One of them is a district rebuilding initiative. “This is the physical indication of the commitment of the government,” says Ghani. “Previously in the majority of our districts the government buildings were destroyed. We are now building a series of government complexes that will be adapted to the physical locales. These will include a community hall and a court of justice, all fitted out with modern communication equipment. In early November the government approved this, and we already have eight pilot projects underway.” “We also have a committee for the recruitment of officials, based on merit and ability,” says Ghani: “We want to create a climate of trust.”

Great strides have also been taken to introduce a measure of authority in the north of the country. “In the north we are working on a number of measures to improve security, including the demilitarization of Mazar, the second largest city in Afghanistan and key city in the north,” says Ghani. Several important changes have already been implemented. “We are merging the two army corps that existed separately in that city and we have replaced the governor with a man from the central government. All key civilian functionaries have also been replaced. It is a series of extensive measures,” he says.

Given the magnitude of the landmass in Afghanistan, the administration is working hard to strengthen the security forces. Ghani says that by October 2004, the country should have an 18,000-strong national police force and the government is working to speed up the pace of training these police. In addition there is a major effort underway to strengthen the judiciary.

“We must also see international cooperation on information – on naming and shaming. We need to have consistent cooperation between Interpol and the other intelligence services to provide evidence that is prosecutable in courts of law,” he says.

Providing a dual service of security and reconstruction are the provincial reconstruction teams. Operating across the country to provide assistance in the rebuilding of Afghanistan, the core staff of these teams are international, including personnel from the United States, Germany and New Zealand. Ghani says that the government is in talks with other Nato members about increasing the number of these teams.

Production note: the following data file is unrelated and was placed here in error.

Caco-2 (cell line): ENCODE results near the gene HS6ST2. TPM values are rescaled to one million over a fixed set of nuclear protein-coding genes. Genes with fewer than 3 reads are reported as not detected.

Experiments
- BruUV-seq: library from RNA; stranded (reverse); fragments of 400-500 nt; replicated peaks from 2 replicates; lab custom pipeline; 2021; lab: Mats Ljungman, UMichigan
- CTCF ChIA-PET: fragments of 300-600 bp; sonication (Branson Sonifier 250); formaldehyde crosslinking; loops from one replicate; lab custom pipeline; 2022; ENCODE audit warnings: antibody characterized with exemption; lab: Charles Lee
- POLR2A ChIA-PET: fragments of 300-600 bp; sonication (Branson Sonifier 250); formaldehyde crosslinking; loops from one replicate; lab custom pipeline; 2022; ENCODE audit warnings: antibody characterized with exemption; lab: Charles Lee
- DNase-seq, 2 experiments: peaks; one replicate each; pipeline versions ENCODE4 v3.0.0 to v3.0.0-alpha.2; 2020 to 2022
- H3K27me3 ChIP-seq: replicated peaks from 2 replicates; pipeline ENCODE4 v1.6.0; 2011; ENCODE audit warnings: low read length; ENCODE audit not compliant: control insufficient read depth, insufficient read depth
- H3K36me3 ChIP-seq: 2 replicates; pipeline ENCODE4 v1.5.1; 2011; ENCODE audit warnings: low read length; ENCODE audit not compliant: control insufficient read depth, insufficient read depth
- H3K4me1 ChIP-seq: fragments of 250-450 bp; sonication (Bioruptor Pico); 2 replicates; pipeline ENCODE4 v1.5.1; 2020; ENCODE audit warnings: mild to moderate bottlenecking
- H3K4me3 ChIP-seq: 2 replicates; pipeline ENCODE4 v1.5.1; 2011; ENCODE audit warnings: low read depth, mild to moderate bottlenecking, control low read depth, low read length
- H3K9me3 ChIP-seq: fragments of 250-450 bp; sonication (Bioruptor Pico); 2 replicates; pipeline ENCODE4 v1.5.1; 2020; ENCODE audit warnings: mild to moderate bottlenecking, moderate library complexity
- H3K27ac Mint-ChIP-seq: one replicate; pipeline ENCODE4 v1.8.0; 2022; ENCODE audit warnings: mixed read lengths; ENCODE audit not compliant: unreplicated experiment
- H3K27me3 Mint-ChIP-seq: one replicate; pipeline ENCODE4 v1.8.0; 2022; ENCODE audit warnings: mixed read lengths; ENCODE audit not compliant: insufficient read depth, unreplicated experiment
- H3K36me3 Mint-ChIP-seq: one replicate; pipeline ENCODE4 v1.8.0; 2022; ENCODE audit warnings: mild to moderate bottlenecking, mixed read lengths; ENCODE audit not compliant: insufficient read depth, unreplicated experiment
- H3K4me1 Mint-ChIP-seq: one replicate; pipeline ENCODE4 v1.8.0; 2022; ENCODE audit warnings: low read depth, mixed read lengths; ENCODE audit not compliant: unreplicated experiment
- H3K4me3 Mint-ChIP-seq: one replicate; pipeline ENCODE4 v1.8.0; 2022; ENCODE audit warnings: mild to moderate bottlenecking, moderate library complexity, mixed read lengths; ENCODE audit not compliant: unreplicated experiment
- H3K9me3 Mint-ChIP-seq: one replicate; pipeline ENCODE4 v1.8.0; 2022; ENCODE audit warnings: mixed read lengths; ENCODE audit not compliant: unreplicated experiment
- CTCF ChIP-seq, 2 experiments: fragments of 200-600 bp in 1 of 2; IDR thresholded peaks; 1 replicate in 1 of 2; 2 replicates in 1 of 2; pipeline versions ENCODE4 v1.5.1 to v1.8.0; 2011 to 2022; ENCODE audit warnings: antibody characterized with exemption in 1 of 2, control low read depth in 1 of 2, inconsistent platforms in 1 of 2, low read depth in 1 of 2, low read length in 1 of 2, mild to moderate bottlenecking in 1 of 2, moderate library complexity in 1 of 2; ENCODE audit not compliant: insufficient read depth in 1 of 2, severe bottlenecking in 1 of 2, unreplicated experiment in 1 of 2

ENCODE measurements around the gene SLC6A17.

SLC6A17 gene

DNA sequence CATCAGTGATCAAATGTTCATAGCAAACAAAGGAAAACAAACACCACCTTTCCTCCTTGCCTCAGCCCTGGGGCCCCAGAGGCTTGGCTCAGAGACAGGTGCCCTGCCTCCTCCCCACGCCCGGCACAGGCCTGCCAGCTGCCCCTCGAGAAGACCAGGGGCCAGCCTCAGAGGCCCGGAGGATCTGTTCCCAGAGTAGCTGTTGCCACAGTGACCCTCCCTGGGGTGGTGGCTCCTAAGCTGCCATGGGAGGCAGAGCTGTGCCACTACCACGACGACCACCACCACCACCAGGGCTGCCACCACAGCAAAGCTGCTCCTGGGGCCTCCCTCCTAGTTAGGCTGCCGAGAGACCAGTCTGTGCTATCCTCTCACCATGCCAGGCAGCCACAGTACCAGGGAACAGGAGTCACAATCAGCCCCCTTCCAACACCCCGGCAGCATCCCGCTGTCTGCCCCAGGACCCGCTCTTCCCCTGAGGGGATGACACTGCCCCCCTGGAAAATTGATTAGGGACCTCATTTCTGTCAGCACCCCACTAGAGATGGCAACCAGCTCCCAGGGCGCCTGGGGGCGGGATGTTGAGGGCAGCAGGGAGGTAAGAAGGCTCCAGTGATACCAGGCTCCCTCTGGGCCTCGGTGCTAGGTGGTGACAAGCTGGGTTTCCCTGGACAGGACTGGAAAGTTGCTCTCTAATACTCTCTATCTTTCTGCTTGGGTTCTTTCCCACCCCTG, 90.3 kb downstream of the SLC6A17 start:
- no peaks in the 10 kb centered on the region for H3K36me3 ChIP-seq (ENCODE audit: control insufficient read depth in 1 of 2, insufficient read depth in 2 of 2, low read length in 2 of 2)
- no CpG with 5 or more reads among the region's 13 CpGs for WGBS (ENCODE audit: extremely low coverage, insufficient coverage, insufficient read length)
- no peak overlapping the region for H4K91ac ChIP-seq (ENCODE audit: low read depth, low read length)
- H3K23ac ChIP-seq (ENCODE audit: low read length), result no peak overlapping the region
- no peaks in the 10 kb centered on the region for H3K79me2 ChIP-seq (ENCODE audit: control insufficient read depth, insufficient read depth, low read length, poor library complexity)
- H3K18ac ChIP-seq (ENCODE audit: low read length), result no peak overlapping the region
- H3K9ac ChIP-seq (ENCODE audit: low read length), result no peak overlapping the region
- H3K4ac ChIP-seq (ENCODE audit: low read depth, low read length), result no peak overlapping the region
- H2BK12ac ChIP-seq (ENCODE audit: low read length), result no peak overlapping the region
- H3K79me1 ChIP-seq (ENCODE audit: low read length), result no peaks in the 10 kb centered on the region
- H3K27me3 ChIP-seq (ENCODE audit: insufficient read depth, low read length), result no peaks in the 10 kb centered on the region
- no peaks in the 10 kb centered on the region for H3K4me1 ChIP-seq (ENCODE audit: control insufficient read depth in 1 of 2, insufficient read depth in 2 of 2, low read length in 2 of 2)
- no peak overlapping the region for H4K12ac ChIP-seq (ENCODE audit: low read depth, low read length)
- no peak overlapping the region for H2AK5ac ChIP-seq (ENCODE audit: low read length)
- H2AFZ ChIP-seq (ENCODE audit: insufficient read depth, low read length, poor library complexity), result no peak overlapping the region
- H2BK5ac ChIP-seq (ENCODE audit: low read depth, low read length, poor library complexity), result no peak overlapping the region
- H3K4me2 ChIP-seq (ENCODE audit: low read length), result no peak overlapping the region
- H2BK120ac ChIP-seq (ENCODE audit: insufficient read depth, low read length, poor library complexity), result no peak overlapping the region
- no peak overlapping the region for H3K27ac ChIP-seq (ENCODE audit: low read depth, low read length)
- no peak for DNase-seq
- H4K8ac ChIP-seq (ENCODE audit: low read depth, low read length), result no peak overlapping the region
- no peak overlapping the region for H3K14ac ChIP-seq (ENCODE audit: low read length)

But it is not just people that the country needs. It is also money. To date $5 billion has been committed by international donors. Ghani says that this figure needs to be closer to $30 billion, released over a five-year period. “Alongside the United Nations, the World Bank and other multilaterals, we are working on a detailed plan at the moment and the results of this will be out at the end of January. We will be looking at our funding needs and a realistic time period under which to work.”

On a per capita basis, the aid that Afghanistan has received so far is significantly less than that given to other post-conflict countries. “That is true,” says Ghani. “And unlike with those other countries the expectations of the international community have gone sky high in the wake of September 11. The money does not correspond to the words,” he says.

Despite this Ghani is encouraged by the amount of attention that the country is receiving. According to him, Iraq has not overshadowed the country’s needs. “Quite the opposite,” he says. “Afghanistan is a great example of how the multilateral, multipronged approach has worked and where you have Afghans in charge. Simultaneously the risks emanating from an unstable Afghanistan are really being grasped.” He adds: “To its credit, the United States has been revising its approach and is indicating there should be more resources forthcoming.”

An Afghan constitution has been drafted setting out a new political system and defining Islam’s role in the country. “We are fully committed to presidential elections and these should go ahead in 2004,” says Ghani. “They will be followed a year later by parliamentary elections. We are a transitional government, and legitimacy is the most important aspect of governance. We need to get the mandate for change.”